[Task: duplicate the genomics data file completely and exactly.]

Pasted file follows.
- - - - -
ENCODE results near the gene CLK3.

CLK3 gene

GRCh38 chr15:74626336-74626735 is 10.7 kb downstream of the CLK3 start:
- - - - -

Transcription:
ENCODE results near the gene CLK3.

CLK3 gene

GRCh38 chr15:74626336-74626735 is 10.7 kb downstream of the CLK3 start: